Lawmakers react to Ferguson DOJ Report

This is an archived article and the information in the article may be outdated. Please look at the time stamp on the story to see when it was last updated.

JEFFERSON CITY, MO (KPLR) – Two St. Louis area state senators are echoing the justice department report and urging major changes in how Ferguson and other municipalities conduct business. The report, issued on Wednesday, raised questions about how African-Americans are treated by police during traffic stops. It also pointed to Ferguson's reliance on court fines and traffic tickets as the city's second largest source of revenue.  Missouri state senator Maria Chappelle Nadal, a Democrat representing Ferguson and University City, complained about racial jokes the report uncovered in police emails.  She said "to have authority figures say there is not any racism within the police department is a shock." Senator Chapelle Nadal went on to criticize Ferguson city leaders saying "these are the people who are accountable for the safety of our communities and they are making jokes about African-Americans."  State Senator Jamilah Nasheed, a Democrat from St. Louis City, said "right now we have a trust deficit" between the community and police. Both senators are calling for the dismantling of the Ferguson Police Department. They want a police department with a good record of racial harmony to take over policing work in Ferguson. When asked if St. Louis County’s Police Department would be a possible choice Senator Nadal said "No, St. Louis County is just as guilty as Ferguson."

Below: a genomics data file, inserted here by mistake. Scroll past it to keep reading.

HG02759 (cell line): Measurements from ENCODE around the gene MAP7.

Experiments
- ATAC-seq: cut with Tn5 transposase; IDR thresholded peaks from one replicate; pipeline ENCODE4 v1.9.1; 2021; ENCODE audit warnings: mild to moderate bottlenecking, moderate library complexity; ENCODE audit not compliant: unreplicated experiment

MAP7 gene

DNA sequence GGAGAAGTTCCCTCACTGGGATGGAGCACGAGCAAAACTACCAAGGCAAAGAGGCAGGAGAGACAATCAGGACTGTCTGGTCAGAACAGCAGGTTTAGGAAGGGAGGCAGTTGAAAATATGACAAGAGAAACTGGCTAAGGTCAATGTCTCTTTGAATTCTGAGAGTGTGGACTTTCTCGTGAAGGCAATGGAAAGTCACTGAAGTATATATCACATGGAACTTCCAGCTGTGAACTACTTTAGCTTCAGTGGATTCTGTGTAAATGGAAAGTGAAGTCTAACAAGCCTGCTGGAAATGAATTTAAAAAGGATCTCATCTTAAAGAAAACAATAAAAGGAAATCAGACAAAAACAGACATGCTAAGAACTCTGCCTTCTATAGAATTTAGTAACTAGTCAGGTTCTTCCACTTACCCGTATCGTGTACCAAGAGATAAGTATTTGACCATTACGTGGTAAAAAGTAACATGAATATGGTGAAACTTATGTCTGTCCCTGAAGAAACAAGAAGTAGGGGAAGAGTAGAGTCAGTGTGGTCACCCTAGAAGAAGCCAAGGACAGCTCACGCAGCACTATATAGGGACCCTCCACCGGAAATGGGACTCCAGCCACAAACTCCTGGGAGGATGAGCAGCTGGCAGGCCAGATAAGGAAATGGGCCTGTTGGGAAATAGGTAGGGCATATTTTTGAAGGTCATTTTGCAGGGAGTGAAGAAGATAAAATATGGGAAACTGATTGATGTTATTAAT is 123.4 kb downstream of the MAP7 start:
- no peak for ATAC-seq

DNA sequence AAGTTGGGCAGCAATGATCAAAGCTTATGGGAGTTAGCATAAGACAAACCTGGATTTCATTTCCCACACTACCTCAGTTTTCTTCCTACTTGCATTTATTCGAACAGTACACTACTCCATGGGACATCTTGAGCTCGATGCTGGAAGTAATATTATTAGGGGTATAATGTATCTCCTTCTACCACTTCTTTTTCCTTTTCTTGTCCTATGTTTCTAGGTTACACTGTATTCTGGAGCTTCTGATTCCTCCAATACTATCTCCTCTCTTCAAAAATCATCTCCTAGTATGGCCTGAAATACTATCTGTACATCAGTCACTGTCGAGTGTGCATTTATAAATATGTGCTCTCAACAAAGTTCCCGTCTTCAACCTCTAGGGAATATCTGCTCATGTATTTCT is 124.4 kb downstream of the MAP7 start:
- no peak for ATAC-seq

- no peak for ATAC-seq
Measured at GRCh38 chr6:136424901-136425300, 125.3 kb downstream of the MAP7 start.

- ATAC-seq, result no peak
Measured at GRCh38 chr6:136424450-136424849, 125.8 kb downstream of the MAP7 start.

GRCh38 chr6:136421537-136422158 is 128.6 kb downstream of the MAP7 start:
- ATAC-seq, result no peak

The senators are backing multiple bills designed to improve the issuing of tickets and municipal court procedures. A measure to re-define when police can use deadly force during an encounter with a citizen is one of the more difficult measures. But they said progress is being made to finalize the language in the proposed law.

Missouri Gov. Jay Nixon reacted strongly to Wednesdays Department of Justice report on the Ferguson Police Department. The governor said "it is deeply disturbing and demonstrates the urgent need for reforms. " Nixon went on to say "discrimination has no place in our justice system or a democratic society."